Psychiatric diagnosis is badly in need of shaking up, but it didn’t happen in the new DSM-5 launched several months ago. The new edition of the Diagnostic and Statistical Manual just trims at the edges of the hundreds of diagnoses in this giant colossus while failing to come to grips with the commonest diagnosis in psychiatry: depression.
There is such a thing as real depression. It’s called melancholia. The patients are unutterably sad, slowed in thought and movement, often believe they have sinned unpardonably in the past, that the present offers no pleasure – this is called anhedonia --, and that the future is without hope. No wonder they often kill themselves.
But veteran psychiatrists estimate that only about a quarter of patients with the diagnosis of depression have melancholia, a homogeneous biochemical entity. Most other patients with the depression diagnosis have something else going on. They aren’t necessarily sad. One in five Americans will get the diagnosis of depression at some point in his or her lifetime. Yet, according to the National Center for Health Statistics, only 3.2 percent of the U. S. population in 2011 were sad all of the time or most of the time. (JS Schiller et al., 2012, p. 55) (Only 2.2 percent felt hopeless, 1.9 percent worthless.) It is impossible to reconcile these figures with the one-in-five claim.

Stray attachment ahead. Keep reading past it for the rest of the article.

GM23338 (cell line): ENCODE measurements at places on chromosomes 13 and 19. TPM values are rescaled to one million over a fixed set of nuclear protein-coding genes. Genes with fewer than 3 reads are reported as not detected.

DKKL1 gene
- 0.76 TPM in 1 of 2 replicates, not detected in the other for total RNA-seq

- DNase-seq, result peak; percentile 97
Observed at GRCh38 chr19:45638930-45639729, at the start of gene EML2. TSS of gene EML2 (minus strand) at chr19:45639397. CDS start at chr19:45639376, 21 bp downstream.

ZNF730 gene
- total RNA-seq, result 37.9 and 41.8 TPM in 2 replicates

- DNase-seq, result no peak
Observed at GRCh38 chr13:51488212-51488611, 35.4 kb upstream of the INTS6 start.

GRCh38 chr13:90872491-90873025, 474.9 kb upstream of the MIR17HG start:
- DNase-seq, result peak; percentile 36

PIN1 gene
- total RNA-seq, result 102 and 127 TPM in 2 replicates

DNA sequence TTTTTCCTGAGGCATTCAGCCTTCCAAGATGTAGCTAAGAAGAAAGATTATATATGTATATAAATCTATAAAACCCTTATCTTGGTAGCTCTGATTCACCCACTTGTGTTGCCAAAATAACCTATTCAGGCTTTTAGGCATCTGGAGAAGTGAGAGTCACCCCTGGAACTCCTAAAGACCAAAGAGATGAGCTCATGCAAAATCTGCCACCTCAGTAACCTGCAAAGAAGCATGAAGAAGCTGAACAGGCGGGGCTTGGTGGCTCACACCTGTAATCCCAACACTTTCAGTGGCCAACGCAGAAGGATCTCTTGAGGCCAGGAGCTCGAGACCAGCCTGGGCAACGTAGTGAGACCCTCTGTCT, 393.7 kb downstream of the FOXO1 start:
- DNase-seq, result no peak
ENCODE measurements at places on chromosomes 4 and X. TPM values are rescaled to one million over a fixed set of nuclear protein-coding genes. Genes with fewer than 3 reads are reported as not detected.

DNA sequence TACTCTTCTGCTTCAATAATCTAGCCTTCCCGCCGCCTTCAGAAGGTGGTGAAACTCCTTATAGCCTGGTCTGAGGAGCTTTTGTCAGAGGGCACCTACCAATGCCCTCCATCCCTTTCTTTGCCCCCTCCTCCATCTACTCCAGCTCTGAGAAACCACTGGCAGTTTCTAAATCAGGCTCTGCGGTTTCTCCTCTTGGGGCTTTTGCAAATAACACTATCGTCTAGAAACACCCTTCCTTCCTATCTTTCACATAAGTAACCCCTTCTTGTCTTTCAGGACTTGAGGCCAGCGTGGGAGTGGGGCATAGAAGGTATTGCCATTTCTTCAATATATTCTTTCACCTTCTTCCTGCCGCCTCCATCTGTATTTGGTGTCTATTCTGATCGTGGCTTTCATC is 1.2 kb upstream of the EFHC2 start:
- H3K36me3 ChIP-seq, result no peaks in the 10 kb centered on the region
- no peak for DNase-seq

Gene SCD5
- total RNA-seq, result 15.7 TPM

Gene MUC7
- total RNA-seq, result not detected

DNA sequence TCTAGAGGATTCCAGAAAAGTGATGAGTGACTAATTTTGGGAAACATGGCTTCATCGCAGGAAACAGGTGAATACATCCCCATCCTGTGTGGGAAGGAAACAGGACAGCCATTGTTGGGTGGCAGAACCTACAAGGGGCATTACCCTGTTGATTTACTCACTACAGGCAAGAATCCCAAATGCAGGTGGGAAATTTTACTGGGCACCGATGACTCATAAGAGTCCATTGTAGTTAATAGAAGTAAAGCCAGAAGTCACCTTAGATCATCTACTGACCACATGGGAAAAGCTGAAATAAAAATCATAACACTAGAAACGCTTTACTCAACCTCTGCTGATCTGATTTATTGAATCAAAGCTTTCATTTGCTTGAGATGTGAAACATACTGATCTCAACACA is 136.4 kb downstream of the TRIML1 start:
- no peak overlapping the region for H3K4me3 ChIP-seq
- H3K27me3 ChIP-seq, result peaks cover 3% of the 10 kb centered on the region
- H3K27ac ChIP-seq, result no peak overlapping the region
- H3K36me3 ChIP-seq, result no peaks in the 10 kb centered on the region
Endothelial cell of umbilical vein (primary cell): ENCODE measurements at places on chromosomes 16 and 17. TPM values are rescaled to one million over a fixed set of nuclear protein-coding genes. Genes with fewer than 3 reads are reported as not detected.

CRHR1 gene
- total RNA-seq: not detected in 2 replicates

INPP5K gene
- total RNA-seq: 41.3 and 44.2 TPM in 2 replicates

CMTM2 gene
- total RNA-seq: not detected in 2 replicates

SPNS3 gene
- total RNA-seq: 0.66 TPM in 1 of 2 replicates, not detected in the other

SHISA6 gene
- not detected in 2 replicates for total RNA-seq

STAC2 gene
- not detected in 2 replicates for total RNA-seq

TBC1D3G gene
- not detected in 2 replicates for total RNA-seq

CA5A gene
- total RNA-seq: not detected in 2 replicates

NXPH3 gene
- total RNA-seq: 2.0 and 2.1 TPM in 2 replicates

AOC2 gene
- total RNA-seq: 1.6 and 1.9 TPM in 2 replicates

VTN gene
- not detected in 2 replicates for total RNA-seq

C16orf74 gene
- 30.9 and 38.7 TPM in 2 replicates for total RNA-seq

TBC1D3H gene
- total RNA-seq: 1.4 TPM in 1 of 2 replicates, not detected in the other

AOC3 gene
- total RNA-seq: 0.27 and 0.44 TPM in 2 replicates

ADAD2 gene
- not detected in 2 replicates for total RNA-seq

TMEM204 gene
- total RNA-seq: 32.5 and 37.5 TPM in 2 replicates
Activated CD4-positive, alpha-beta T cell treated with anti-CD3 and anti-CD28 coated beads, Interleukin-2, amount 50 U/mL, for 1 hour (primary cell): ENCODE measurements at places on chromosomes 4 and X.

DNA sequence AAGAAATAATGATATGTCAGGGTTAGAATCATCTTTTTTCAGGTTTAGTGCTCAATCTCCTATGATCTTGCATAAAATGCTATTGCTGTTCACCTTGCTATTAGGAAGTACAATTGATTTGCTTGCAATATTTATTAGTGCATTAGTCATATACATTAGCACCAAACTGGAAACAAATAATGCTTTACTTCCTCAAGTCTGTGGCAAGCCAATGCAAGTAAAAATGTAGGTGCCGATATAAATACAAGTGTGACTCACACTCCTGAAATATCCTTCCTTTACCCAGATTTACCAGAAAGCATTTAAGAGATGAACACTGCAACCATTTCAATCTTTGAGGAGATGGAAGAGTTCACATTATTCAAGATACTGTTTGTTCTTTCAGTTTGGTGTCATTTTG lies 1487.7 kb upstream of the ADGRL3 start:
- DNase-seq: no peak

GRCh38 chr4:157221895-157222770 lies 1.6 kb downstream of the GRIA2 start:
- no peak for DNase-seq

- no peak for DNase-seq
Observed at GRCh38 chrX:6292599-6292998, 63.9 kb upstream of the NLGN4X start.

Instead, people with the depression diagnosis may have a problem with “nerves”; and a real problem, that leaves you unable to go to work and shatters your marriage, is called a “nervous breakdown.”
How is the nervous breakdown different from depression? There are two kinds of depression. One is melancholic, the deep sadness, the slowed thinking, the despair. This is the same thing as a nervous breakdown, though other illnesses, such as extreme panic, can cause breakdowns as well.
The other kind of depression is much more than a mood disorder, more than sadness; it involves anxiety; it involves crushing fatigue; it involves bodily woes that come and go. This is way beyond the concept of mood because the patients may not be sad. “Nerves” is a good, sturdy, old-fashioned term for it.
The core of the old nerves diagnosis was mixed anxiety-depression, which was the commonest mood diagnosis in psychiatry in previous decades. Mixed anxiety-depression started out in the 19th century as “neurasthenia,” literally tired nerves, then morphed into “reactive depression” and “neurotic depression” in the 1920s as the focus in psychiatry shifted from physical emphasis on the nerves to the emotions, which means mood and affect (mood is the deeper, affect more the day-to-day state of mind).